Together with the Technological Museum, the Officina Meccanica constitutes the driving hub of the Istituto’s activity. In part, it inherited the materials and the experience of the preceding technical schools of arts and crafts of Candeli (1846-1850) which were first advocated, desired and then directed, by Filippo Corridi. The functions of the Officina Meccanica are described in the Istituto’s Statute as follows: “The purpose of the Officina Meccanica is to supply the Physics and Mechanical laboratories, as well as that of Chemistry, with the models and equipment necessary for lessons. This Workshop will also help the School of Mechanics with its own machinery and with instruments that may be useful for studying the transmissions of mechanical movements and parts. The Workshop has a working director, as well as several apprentices who are trained under his direction in work processes involving metal and wood.”
The Officina “is well supplied with mechanisms and tools for constructing precision instruments and industrial machinery. Among these are a precision lathe with a stationary support and a complete set of tools for lathing, as well as chasers for making screws, a strong bench-top iron lathe, and another gear lathe that is also capable of oval lathe-shaping”.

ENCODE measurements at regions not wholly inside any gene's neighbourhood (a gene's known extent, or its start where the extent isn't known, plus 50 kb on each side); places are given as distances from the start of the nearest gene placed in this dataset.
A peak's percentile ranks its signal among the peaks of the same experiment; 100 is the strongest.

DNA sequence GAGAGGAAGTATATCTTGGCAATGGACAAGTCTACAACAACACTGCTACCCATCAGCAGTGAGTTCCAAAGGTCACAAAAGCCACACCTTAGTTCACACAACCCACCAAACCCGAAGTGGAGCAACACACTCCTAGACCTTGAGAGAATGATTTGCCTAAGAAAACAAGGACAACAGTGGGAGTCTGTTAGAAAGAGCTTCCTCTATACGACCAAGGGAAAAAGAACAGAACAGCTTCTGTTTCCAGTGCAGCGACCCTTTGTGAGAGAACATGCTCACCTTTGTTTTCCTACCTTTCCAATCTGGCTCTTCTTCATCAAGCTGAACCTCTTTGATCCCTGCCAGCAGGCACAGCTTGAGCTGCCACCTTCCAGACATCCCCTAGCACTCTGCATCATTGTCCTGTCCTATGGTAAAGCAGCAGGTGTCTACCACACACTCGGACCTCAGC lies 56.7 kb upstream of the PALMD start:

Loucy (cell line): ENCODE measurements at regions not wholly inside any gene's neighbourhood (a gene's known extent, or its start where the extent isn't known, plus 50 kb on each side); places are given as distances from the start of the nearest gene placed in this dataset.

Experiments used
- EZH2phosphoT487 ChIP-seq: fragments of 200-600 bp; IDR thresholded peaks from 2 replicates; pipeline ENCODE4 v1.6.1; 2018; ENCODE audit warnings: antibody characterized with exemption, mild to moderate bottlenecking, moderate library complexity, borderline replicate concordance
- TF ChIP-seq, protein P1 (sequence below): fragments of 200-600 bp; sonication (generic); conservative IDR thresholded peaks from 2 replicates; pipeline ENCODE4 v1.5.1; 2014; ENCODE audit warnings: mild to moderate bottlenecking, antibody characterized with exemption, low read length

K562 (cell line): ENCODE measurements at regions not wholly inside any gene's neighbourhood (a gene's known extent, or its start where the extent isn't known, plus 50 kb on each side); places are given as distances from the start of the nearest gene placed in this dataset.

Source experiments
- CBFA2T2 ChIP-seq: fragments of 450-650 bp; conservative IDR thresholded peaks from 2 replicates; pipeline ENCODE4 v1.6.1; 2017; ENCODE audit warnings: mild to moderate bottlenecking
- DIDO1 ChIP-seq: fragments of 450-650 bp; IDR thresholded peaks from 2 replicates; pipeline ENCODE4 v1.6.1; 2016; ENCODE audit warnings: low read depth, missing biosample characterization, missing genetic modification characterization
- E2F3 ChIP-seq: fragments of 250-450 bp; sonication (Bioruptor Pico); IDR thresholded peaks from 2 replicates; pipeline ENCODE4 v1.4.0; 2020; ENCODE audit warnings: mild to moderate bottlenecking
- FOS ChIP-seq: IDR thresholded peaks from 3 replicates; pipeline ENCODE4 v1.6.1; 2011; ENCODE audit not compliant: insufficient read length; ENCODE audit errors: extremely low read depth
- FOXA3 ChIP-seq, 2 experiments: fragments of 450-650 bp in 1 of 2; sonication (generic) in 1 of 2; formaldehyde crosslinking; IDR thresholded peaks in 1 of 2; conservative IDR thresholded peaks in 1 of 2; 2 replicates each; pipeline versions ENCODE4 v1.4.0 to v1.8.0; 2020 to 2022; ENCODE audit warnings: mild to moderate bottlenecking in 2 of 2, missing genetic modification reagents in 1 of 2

The Officina developed rapidly, and in a short time built more than 200 machines and models for the Istituto Tecnicoa and also for other Tuscan and Italian institutes. In the 1860 the activity of the workshop slowed down and finally it was partially sold to some private instrument makers. Their company was the origin of the well-known Officine Galileo.
It was from this activity and from this Mechanical Workshop, which would be sold in part, that the Officine Galileo would originate.